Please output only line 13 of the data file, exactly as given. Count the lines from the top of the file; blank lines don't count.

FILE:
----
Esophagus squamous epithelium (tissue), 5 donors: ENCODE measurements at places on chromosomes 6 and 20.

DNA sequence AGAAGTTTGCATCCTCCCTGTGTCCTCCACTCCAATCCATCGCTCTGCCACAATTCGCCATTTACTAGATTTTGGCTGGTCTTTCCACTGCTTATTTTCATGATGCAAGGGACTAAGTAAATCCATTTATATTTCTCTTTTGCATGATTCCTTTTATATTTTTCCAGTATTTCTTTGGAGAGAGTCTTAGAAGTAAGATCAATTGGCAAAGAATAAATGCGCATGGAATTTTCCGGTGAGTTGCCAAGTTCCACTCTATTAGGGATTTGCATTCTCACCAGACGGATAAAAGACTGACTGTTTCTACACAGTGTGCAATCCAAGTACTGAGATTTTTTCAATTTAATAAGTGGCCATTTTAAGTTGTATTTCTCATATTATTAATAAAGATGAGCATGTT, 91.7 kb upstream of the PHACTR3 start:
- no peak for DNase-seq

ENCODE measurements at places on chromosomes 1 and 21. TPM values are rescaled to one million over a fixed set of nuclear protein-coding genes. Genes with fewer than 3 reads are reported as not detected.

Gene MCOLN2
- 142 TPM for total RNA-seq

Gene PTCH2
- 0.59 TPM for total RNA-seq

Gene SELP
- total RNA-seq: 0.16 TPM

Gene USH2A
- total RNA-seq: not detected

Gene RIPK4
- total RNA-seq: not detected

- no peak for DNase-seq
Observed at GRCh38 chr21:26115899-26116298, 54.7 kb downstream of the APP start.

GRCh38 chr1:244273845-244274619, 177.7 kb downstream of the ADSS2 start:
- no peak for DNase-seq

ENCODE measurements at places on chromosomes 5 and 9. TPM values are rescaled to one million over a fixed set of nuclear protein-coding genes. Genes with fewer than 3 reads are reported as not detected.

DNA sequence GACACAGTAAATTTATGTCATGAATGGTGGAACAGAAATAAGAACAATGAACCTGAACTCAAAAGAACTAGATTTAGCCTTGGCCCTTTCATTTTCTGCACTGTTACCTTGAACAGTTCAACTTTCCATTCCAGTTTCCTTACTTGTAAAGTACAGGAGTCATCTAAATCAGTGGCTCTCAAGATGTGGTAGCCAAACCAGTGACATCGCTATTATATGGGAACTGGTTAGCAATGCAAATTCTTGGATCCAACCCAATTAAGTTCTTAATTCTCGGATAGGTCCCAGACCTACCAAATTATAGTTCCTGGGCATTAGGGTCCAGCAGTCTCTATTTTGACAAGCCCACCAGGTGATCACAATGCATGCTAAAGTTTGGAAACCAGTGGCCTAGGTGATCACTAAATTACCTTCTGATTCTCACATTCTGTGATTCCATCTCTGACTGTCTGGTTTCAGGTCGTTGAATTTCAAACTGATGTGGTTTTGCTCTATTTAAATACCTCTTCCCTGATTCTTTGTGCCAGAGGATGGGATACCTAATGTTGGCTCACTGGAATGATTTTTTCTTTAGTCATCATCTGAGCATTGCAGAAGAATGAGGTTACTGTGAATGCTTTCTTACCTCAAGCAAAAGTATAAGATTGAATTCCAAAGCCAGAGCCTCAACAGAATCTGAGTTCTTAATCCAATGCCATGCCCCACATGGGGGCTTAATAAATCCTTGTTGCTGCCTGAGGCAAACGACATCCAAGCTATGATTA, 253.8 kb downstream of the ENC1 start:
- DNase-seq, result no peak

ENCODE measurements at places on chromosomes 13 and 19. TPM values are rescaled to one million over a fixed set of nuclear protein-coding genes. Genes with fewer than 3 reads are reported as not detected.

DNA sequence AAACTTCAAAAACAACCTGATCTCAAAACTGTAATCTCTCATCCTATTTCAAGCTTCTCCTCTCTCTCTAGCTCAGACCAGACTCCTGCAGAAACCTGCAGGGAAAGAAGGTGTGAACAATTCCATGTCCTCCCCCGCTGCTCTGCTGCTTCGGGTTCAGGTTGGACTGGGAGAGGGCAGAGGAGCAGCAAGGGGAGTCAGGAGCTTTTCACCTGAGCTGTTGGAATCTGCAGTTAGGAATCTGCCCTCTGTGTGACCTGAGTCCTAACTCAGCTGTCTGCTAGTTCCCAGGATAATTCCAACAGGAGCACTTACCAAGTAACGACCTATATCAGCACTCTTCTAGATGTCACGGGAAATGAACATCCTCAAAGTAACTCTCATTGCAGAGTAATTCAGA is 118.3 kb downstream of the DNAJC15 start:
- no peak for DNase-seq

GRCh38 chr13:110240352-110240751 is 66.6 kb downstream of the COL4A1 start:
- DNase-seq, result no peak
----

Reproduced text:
Gene RIPK4